Perhaps the most remarkable thing about “Lady Bird” — a film with no shortage of remarkable things — is how Greta Gerwig manages to pack so much life into such a condensed stretch of time. A blisteringly paced 93 minutes that distills its heroine’s senior year of high school down to its greatest hits, this coming-of-age story somehow manages to make even its most peripheral characters feel like real people, their hopes and hardships continuing to exist long after they’ve flitted away from Lady Bird’s attention.
From Lady Bird’s parents, to the priest who runs her school’s drama program, to the pretentious douche who pops her cherry (and even to his cancer-stricken dad), you could imagine Gerwig devoting an entire movie to virtually any member of her cast. In fact, that generous sense of humanity is one of the biggest reasons why this movie works so well, as “Lady Bird” tempers its protagonist’s teenage egocentrism by allowing us to see what she can’t.
This is a story that’s told through a very particular lens; it’s not always the lens we would have chosen, but it’s the one that Gerwig gave us. It’s a good one. To Lady Bird, the world is only as wide as what she can see at any given moment, and she looks at it through a spotlight that shines on just one person at a time; the moment when she first sees Kyle playing with L’Enfance Nue (completely forgetting that Danny is standing right next to her) is so cringe-worthy because we all kinda lost our object permanence at that age. One of the great joys of this film is being reminded that everybody could be a bit narcissistic, but nobody grows up by themselves.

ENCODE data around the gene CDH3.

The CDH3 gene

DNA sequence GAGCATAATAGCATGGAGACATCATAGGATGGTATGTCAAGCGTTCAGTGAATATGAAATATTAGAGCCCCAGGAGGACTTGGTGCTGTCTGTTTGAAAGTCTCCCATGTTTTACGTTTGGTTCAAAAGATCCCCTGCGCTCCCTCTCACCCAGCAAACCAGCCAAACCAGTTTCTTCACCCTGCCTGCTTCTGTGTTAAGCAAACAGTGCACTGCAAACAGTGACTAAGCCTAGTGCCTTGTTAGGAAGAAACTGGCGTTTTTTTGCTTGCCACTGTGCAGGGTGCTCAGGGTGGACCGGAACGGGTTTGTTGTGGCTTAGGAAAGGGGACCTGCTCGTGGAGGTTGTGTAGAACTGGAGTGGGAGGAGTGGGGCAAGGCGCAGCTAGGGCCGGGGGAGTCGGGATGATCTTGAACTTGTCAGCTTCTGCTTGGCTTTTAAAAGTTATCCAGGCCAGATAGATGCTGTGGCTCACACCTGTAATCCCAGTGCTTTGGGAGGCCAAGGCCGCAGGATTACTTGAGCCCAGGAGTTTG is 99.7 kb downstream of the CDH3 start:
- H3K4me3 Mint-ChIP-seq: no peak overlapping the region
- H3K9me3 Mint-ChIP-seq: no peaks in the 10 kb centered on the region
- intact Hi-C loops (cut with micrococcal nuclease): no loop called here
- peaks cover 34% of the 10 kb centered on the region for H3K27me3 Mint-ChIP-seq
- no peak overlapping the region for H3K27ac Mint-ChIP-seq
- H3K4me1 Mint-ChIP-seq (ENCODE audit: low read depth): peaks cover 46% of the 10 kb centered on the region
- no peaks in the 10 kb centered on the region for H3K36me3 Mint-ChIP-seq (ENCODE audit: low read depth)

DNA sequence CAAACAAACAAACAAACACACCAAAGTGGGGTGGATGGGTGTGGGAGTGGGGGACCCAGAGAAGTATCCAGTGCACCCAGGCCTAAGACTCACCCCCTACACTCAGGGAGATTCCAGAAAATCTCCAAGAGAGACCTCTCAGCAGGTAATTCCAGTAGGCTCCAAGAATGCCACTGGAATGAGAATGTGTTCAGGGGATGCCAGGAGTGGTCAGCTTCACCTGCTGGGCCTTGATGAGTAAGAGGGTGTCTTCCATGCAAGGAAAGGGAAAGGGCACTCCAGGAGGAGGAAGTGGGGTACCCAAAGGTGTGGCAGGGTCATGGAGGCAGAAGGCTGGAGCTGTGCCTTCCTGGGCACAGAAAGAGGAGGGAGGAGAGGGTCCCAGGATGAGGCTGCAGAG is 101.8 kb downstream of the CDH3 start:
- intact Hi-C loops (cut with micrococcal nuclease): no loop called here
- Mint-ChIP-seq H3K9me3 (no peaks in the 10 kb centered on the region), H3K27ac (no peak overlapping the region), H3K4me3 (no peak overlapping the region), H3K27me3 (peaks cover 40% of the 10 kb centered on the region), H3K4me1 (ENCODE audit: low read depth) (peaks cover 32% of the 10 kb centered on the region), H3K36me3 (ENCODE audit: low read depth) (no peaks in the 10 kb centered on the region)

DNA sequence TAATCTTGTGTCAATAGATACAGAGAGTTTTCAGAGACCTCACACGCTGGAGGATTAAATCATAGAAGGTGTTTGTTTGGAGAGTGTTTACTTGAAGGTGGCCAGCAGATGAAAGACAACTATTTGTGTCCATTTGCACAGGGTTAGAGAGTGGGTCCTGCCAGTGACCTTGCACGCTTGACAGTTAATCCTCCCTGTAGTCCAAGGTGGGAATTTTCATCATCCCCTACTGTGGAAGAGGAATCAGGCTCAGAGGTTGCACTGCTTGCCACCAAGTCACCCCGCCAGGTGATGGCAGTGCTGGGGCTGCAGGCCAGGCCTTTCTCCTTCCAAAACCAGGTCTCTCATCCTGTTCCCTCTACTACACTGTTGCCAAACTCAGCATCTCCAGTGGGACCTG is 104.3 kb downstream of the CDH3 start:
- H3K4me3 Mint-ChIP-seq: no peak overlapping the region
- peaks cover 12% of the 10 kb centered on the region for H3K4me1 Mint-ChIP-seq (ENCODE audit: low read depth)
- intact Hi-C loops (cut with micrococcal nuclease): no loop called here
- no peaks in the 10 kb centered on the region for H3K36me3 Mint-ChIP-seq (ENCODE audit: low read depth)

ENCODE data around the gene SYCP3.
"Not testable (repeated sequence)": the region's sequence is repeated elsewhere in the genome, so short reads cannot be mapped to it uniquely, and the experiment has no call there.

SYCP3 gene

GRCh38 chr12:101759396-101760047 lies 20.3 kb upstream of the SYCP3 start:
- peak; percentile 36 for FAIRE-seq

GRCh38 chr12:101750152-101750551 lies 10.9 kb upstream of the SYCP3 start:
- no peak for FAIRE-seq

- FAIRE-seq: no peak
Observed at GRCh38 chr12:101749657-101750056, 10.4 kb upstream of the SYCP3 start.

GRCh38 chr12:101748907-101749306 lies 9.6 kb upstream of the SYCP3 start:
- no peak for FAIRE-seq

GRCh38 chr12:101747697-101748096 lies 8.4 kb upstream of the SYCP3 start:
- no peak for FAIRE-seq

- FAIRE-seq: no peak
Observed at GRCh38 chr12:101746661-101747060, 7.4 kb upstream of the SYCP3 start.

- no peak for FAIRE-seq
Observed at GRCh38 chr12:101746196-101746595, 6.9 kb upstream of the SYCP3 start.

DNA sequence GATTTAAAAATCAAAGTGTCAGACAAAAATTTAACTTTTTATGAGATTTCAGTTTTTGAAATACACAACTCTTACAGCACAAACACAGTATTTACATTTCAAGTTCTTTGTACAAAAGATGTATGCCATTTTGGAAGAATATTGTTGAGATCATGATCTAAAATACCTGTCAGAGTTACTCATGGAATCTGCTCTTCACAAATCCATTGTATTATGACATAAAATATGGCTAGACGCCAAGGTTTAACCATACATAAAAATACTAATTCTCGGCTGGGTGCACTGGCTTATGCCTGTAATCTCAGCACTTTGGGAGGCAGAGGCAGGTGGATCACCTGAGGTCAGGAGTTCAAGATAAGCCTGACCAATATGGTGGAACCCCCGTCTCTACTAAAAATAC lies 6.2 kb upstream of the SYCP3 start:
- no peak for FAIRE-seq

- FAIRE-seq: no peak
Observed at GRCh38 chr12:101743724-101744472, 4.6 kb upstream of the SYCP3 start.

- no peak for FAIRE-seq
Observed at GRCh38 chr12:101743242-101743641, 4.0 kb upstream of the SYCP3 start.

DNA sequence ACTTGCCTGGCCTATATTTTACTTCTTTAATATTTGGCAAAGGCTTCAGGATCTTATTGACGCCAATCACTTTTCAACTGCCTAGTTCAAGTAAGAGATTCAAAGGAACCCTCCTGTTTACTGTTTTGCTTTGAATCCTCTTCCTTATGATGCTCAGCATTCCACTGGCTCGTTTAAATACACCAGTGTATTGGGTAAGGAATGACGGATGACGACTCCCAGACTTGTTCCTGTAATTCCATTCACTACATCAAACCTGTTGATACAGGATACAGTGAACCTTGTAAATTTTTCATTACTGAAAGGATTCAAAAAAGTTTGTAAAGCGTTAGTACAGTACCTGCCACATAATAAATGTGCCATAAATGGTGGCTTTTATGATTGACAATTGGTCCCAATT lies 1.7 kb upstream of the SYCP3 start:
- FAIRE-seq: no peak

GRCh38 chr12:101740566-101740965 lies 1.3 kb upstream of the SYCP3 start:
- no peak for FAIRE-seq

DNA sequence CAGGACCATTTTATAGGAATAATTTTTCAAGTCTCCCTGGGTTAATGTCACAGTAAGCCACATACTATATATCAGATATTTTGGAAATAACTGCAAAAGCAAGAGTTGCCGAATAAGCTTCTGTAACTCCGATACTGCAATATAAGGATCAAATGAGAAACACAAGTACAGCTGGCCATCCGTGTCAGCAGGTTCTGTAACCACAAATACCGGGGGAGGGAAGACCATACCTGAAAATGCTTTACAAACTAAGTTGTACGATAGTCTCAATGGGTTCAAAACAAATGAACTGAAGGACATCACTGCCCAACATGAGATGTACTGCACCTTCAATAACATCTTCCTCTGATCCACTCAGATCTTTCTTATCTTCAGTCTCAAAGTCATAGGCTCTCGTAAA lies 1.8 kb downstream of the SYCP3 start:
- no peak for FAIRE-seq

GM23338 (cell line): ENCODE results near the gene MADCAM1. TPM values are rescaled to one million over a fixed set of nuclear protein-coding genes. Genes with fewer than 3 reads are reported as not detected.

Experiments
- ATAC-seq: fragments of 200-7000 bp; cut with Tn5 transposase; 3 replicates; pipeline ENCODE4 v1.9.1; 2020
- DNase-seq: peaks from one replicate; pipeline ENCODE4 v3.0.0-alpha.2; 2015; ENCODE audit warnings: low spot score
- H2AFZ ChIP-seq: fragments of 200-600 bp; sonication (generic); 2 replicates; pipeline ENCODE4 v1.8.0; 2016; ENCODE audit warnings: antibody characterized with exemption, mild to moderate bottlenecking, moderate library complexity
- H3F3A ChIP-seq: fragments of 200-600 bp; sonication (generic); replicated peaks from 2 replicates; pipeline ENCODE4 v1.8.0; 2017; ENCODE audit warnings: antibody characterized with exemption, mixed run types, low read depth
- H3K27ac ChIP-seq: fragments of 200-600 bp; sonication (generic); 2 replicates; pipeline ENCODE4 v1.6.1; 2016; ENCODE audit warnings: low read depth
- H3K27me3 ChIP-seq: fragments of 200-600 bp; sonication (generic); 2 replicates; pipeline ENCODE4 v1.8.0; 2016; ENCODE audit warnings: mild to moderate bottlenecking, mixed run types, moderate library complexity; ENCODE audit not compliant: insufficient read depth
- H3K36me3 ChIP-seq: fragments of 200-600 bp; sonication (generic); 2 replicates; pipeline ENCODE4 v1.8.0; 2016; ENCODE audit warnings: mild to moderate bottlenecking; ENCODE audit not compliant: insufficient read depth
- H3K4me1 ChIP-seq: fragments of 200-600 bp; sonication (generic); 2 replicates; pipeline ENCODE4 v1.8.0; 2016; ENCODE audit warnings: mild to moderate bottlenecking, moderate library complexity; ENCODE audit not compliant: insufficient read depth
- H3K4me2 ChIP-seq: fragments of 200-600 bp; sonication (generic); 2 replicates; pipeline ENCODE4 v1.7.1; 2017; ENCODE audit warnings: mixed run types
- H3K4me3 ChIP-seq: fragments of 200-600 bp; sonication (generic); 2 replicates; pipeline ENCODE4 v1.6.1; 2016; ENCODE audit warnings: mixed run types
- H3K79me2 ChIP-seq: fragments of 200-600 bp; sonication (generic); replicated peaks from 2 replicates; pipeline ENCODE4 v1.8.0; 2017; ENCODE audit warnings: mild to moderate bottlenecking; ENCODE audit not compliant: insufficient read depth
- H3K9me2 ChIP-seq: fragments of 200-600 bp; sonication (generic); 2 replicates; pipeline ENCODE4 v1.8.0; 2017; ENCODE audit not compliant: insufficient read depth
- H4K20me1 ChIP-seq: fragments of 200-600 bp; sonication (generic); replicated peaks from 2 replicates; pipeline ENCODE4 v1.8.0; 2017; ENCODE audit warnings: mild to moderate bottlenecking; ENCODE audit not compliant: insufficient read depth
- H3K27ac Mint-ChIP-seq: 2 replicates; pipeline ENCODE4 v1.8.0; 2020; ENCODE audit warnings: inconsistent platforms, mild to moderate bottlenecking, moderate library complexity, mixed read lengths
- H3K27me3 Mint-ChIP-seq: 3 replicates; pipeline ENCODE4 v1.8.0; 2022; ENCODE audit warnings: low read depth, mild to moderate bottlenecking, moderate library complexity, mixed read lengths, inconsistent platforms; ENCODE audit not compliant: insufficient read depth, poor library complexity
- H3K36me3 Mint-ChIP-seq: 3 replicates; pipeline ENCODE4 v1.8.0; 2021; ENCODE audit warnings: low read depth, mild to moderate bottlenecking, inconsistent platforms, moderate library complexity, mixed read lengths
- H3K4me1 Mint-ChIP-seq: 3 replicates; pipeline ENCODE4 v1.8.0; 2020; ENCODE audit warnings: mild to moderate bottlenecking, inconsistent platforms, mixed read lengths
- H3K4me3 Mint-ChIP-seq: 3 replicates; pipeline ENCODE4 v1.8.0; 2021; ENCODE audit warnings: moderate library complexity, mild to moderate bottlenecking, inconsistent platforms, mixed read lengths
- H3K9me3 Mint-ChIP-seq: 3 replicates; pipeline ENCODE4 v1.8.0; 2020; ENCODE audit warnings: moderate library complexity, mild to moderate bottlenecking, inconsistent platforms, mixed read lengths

So while Saoirse Ronan has deservedly received most of the attention, her extraordinary and voracious performance in the titular role almost tends to obscure that “Lady Bird” boasts the deepest ensemble of this year’s Best Picture nominees. As a tribute to the smaller roles that make this movie possible — and a testament to how much Gerwig was able to create from so little — we’ve decided to celebrate its six best supporting characters (though we easily could have expanded this article to accommodate six more).
6. Sister Sarah-Joan (Lois Smith)
Best line: “Don’t you think maybe they are the same thing? Love and attention?”
Sister Sarah-Joan only has two …read more